Things haven’t been going well for a while. You’re not happy. For the first time (or maybe for the millionth time!) you’re contemplating divorce. The problem is: you’re scared.

You’ve heard the horror stories. You know how hard divorce can be. What’s worse is you know it can get ugly … fast! If it’s possible, you’d like to save yourself and your kids some pain. But you’re not exactly sure how to do that.

While divorce is never easy, the more prepared you are for divorce before you start the process, the better your chances are that your divorce will go well. Plus, even, if it doesn’t go well, at least you will be a tiny bit more ready to deal with the drama.


What to Ask Yourself

If You’re Contemplating Divorce

  1. Is your marriage over? This may seem like a ridiculous question. You may be thinking, “Of course my marriage is over! I wouldn’t be contemplating divorce if my marriage wasn’t over!” But if you start divorce proceedings without being fully committed to getting a divorce, your divorce process is going to be monumentally more difficult. You will waffle back and forth emotionally. You’ll find yourself not wanting to make important decisions. Settling anything will be harder because you will constantly be wondering whether you’re doing the right thing. So, until you know your marriage is done, do yourself a favor. Don’t start to get divorced.
  2. Are you satisfied that you have done as much as you can to make your marriage work? Notice that this question is NOT: “What have you done to make your marriage work?” What you have or haven’t done isn’t important. What matters is that you’re satisfied that you’ve done whatever you need to do to be comfortable with your decision to divorce. Why? Because if you believe you wimped out on your marriage, you’re likely to bury yourself in guilt. Getting divorced is rough enough. You don’t need the extra guilt.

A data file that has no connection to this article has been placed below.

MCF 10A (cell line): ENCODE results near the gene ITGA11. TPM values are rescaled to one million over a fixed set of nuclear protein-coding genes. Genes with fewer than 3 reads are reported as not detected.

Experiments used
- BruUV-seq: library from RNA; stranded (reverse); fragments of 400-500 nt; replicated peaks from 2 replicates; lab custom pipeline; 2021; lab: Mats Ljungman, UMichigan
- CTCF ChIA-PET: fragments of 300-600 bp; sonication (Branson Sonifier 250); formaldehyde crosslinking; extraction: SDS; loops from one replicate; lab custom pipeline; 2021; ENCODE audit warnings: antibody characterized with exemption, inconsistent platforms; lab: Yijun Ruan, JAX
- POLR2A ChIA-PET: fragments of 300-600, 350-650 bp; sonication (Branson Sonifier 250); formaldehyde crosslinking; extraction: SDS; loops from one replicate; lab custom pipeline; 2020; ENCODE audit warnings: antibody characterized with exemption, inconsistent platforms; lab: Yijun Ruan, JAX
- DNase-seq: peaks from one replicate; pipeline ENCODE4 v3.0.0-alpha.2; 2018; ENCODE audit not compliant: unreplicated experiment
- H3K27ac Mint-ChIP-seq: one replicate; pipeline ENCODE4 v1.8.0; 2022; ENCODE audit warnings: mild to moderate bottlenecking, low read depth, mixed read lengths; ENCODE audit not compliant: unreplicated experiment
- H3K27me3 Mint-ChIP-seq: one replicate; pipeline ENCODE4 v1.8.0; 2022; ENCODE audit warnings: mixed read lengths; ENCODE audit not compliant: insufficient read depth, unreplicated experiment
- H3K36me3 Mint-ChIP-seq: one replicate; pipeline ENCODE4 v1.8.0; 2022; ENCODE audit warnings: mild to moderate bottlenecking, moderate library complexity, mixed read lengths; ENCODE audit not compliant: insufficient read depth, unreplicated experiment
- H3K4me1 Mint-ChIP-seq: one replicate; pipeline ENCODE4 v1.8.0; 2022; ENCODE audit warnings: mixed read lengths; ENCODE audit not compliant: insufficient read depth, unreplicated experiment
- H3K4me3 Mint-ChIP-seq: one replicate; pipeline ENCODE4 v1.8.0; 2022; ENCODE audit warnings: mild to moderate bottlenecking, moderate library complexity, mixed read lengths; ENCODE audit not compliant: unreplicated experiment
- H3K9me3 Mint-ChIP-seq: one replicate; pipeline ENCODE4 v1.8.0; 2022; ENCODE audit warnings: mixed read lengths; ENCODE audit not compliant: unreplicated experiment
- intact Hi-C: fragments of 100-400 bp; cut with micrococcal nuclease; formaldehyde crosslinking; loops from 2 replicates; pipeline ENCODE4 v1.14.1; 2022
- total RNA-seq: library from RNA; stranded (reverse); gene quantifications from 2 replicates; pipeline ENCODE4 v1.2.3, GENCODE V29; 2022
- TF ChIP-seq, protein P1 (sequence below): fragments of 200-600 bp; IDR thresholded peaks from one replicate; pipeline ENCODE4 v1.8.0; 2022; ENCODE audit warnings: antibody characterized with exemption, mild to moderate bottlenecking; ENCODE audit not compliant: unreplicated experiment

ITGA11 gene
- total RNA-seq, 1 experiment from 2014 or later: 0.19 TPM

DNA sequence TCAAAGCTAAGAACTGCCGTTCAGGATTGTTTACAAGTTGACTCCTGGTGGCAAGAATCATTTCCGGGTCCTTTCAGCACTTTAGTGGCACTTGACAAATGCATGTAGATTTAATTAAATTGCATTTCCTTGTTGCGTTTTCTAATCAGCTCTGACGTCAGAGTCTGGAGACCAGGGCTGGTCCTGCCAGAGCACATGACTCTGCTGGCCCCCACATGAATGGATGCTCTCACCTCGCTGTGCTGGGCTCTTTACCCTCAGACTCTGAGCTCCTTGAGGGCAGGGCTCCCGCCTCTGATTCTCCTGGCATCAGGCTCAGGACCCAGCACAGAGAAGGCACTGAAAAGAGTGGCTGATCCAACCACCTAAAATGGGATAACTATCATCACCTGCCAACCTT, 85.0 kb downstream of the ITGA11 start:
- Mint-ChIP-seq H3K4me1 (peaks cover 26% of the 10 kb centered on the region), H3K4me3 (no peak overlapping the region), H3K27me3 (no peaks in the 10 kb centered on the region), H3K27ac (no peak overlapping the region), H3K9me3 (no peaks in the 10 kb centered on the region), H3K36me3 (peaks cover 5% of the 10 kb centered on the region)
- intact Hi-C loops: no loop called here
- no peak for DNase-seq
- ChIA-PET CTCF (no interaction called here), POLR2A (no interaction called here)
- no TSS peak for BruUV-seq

3. Do you know what your finances are? The best time to figure out your finances is before you start your divorce. Once your divorce is in motion, gathering financial information often becomes harder. Documents “go missing.” Money disappears. What’s more, if you don’t know the state of your finances now, predicting your financial situation after your divorce is going to be next to impossible.
  4. Do you know what you want in your divorce? If you want to put yourself in the best position to get what’s really important to you in your divorce, you have to know what you want. Of course, you may not get everything you want. No one ever does. But if you take the time to identify the one or two things that are really important to you, you will be way more likely to actually get those things once your divorce is over.
  5. Do you understand your options? It sounds cliché, but knowledge really is power. You don’t have to be a divorce expert, but you do need to know what the divorce laws in your state allow and require. Taking the time to educate yourself and to talk to a local attorney is key. You need to understand the different ways you can get a divorce – like by using mediation, litigation or Collaborative Divorce. You need to know what your support obligations are going to look like. The more you know about divorce before you start it, the better off you’re going to be once you’re in the thick of things.
  6. What kind of a divorce do you want? Predicting how your divorce is going to go before you actually start it is pretty much impossible. Even still, you know yourself. You know your spouse. More than anyone else, you will have at least a general idea of whether your divorce is likely to be amicable, or will probably look more like The War of the Roses. If you know that your divorce is probably going to be a bloodbath, you can take steps now to prepare yourself emotionally, financially and psychologically for what lies ahead.